Espresso is the base of mochas, macchiato and cappuccino
Enter the Flavorful and Aromatic World of the Espresso
Amongst the various coffee types, espresso is the most sought after because of its intense flavors, textures and aromas.
It is characterized by a thicker consistency and higher concentration of dissolved solids with reddish-brown foam (crema) on top.
Due to these characteristics, you will delightedly discover that espressos form the base of popular drinks like the mochas, macchiato and cappuccino.
The word itself is an Italian word that means “fast” in reference to the quick way with which the coffee grounds are mixed with the pressurized water.
As such, you get the fullest extraction of coffee essence possible than in any other method without actually chewing on the coffee beans.
Now, that would be a really bitter experience in more ways than one. Anyways, modern esspresso as we know it today has its origins in the early part of the twentieth century specifically 1901.
In that year, Luigi Bezzera invented a coffee machine that forced steam and boiling water through ground coffee and then into a cup.
In 1903, an enterprising Italian by the name of Desiderio Pavoni bought the patent from Bezzera.
This machine was the “La Pavona” popular in the United States by the 1900s although it was only in 1961 when the first pump-driven machine was developed by M. Faena.
You have many choices when it comes to the available blends in the expresso universe.
Basically, you can choose from the dry-processed or the wet-processed blends.
Keep in mind that each blend will yield a different kind of coffee so choosing one is always up to the drinker’s preferences.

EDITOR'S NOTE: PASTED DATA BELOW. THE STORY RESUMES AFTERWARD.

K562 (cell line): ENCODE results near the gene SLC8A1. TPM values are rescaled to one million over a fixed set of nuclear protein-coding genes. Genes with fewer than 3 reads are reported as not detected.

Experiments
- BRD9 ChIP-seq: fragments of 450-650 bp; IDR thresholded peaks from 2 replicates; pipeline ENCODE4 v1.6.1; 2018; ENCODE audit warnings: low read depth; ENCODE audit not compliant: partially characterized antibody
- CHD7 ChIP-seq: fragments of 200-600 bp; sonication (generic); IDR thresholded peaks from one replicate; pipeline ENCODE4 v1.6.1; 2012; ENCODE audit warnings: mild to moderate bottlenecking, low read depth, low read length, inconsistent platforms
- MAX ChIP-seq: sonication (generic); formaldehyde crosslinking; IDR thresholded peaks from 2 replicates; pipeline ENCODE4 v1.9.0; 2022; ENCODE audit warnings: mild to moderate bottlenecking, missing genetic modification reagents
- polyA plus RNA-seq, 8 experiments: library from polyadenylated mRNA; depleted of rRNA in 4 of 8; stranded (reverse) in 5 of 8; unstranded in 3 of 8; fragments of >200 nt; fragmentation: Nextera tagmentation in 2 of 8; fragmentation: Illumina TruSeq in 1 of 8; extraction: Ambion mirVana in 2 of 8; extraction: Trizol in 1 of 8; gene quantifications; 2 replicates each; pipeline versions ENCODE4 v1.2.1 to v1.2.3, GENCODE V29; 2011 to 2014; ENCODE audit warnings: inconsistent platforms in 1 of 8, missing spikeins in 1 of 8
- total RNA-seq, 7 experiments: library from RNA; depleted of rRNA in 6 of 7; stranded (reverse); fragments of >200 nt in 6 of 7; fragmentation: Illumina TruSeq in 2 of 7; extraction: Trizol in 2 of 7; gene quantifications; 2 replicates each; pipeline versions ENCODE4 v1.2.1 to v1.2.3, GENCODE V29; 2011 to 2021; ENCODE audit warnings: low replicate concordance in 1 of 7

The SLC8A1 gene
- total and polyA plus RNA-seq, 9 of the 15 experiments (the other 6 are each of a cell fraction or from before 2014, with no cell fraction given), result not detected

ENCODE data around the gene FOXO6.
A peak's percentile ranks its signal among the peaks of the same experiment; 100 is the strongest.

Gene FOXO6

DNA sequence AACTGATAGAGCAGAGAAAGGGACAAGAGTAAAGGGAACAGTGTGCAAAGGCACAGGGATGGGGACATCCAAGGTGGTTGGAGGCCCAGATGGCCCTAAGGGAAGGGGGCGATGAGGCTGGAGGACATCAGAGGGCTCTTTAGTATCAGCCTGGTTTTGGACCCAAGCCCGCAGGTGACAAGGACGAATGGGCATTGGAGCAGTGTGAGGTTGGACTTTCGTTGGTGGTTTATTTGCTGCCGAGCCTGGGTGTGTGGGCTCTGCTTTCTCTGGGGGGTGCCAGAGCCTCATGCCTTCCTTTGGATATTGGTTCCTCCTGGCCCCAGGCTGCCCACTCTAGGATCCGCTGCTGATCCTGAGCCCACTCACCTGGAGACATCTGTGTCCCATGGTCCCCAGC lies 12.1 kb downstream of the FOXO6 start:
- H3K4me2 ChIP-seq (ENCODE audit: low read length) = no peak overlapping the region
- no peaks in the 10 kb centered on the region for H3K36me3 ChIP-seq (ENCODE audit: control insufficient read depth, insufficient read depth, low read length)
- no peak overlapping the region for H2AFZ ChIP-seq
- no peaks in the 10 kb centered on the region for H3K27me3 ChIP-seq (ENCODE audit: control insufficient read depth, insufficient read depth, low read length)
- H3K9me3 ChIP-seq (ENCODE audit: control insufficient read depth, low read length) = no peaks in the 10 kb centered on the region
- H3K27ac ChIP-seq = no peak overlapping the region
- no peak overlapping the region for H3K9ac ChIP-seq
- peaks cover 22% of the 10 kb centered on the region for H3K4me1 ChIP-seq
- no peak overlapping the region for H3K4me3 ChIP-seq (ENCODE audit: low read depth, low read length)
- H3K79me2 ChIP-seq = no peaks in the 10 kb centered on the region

On one hand, the dry-processed blends contain beans from Yemen, Brazil, Indonesia and Ethiopia.
You will find that these blends are more heavy-bodied with lesser acidity but definitely sweeter.
On the other hand, the wet-processed blends produce less sweet but more acidic coffees.
Often, these two blends are also mixed to create subtle flavors that each one may not have without the other.
For example, an expresso may contain dry-processed beans used for their subtle flavors with a small portion made of wet-processed beans to enhance the flavors brought by the latter’s floral and fruity tastes.
Also, blends can either be single origins or multiple origins. Or it can be made from Robusta coffee beans and Arabica coffee beans.
It all depends on the baristas’ preference as well as the drinker’s desires. And the fact that different roasters employ different roasting strategies can complicate the choosing of the perfect italian coffee for your tastes.
So, if you find one that suits you, enjoy it while you can before exposing your palate to other blends.
Roasting the Italian Coffee Beans
Speaking of roasting, you must keep in mind that the primary objective of roasting espressi is to minimize the acidity and bitterness while maximizing aroma and sweetness.
There are many tips in this aspect but the most important is to end the roast somewhere between the first crack’s end and the less than halfway into the second crack.
Indeed, the world of espresso is an aromatic and flavorful universe.
The trick is in choosing the best blend, the best roaster and the best presentation for your coffee needs.